The Testament of Jessie Lamb Long listed for 2011 Booker Prize

Five words from the blurb: women, dying, girl, innocent, heroism

The Testament of Jessie Lamb is one of the most frustrating books I’ve ever read. I was gripped by the fast paced plot, but internally screaming at the frustrating actions of the narrator, the unlikely global events and the numerous bizarre plot twists.

The Testament of Jessie Lamb is set in the near future, at a time when an act of biological terrorism has caused all women to die during pregnancy. This leads the human race into imaging a time when there will no longer be any children, when the aging population will have to support themselves and when they will eventually have to face the extinction of the human race. The premise appealed to me greatly, but unfortunately the book concentrated on a seemingly bizarre solution to this problem (minor spoiler – highlight to read) – teenage girls who don’t see any point of living if they can’t have children (roll-eyes) decide to sacrifice themselves to create a new generation. ARRRGGHH!!

It is hard to explain what frustrated me most about this book, but I’ll try my best! In a similar way to The Unit, I had problems with the basic premise of the story and I was unable to suspend my disbelief because there were so many holes in the plot. I don’t want to spoil anything for those who haven’t read the book so I’ll just give a couple of examples from the first section: Why would terrorists want to wipe out the entire human race? Normally terrorists just want to kill a certain group of society. Why couldn’t they save the women by using contraception/the morning after pill/hysterectomies?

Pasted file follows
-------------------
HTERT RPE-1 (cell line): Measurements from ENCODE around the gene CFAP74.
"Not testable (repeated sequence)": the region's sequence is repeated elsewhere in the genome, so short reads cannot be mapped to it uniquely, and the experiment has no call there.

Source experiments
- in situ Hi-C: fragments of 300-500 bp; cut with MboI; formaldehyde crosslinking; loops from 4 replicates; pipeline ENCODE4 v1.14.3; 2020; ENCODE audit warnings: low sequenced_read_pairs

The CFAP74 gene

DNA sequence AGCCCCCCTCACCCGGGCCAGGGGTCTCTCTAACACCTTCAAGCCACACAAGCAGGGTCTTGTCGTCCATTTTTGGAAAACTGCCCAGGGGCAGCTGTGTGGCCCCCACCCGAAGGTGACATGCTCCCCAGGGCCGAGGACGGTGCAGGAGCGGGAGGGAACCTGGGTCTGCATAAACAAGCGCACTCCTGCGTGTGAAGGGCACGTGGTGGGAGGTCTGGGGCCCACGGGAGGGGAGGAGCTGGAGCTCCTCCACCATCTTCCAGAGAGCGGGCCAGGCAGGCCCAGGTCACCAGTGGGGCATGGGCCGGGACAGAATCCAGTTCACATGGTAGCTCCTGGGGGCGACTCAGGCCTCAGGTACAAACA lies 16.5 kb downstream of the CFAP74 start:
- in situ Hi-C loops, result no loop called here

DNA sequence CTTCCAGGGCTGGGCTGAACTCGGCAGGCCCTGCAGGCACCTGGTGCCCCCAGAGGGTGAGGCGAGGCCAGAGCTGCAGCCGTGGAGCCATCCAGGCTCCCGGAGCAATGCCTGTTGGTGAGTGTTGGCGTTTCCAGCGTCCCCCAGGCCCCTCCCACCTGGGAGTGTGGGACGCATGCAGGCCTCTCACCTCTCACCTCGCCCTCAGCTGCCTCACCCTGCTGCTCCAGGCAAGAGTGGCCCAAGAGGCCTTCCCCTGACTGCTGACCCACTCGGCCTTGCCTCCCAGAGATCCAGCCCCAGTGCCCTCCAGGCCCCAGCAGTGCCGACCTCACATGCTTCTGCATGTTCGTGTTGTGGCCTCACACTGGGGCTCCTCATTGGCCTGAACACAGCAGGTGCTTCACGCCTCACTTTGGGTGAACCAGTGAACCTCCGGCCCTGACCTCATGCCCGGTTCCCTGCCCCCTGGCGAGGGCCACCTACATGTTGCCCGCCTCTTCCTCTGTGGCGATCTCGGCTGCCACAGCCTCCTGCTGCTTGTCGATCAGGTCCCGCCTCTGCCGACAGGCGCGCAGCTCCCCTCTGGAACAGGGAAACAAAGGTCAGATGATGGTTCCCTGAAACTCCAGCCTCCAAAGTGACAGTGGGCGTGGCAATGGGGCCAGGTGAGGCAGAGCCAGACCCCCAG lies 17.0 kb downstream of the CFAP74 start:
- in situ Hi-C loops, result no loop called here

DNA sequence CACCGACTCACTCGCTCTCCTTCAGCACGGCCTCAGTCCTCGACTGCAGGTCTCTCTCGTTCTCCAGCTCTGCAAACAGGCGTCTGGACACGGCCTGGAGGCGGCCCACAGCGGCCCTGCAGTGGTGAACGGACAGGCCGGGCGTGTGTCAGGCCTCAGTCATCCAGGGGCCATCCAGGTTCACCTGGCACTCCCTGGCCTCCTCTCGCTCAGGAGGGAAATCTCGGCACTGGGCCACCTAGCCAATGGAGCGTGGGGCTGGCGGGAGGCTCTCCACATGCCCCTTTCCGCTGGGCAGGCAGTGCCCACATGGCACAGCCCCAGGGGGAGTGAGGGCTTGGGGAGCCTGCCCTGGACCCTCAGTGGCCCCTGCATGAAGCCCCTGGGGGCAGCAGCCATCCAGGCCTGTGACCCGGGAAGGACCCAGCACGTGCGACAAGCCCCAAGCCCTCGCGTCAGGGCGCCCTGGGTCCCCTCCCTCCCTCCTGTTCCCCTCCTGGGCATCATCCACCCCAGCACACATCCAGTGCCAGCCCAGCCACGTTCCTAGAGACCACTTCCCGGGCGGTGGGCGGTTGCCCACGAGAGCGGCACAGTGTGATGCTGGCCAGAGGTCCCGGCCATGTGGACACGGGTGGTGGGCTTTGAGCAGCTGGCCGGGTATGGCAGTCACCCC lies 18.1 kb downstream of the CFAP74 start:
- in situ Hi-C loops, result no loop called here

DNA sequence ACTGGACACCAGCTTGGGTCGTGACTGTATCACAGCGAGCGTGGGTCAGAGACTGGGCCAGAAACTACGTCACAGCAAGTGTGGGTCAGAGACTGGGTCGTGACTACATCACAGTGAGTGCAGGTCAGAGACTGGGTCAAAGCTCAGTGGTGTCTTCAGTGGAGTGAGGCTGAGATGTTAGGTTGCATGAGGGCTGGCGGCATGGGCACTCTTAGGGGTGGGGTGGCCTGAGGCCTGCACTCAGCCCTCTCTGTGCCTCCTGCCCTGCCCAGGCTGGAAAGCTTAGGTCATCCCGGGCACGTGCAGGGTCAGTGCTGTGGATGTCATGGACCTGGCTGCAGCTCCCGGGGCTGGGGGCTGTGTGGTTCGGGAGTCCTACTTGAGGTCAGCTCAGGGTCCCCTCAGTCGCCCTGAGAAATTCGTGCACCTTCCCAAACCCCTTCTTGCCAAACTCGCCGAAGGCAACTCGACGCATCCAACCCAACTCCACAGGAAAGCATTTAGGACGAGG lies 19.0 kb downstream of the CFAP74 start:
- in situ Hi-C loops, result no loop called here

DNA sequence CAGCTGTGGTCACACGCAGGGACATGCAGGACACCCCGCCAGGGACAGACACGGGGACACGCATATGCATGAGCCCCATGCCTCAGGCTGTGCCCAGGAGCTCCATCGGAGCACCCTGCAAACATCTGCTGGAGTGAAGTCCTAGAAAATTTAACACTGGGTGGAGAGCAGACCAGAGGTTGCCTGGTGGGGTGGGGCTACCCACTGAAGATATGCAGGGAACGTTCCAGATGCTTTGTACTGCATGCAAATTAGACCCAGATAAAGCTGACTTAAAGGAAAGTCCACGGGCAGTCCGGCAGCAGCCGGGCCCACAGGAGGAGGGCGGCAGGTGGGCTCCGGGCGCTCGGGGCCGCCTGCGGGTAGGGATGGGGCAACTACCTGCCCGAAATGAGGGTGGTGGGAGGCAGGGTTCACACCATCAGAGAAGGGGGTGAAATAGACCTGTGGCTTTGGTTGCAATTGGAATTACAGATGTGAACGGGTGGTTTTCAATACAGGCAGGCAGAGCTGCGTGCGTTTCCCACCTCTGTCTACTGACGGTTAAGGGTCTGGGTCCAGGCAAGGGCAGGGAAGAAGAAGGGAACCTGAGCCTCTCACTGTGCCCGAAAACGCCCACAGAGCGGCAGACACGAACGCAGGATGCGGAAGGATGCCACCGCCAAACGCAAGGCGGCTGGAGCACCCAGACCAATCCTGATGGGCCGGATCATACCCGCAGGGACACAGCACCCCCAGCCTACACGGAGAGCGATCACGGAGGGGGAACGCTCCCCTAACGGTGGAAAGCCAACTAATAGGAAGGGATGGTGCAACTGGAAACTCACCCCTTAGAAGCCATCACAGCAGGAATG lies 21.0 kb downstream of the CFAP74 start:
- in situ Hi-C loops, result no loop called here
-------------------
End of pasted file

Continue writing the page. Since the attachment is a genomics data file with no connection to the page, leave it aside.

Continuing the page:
The most annoying aspect of this book was the narrator, Jessie Lamb. Her teenage outlook on life had me internally screaming at the pages. Everything problem had a simple solution and she seemed to think she had the power to save the world by herself. Her ideas were one-dimensional and failed to take into account the complexity of the adult world. I have had similar issues with teenage protagonists in the past (eg. The Stars in the Bright Sky, Pigeon English) and can see that people like this exist, but they drive me nuts. Reading about them is not an enjoyable experience. (Also note the awkward sentence structure in this passage).

We had spent hours discussing it. Why shouldn’t anyone over 10 should be able to elect representatives and have them stand up for us in parliament? How else could kids have power? But Nat and Lisa said why would you want to join in their stupid system. And Lisa said why did Iain  care, he already had the vote and it’d done a fat lot of good.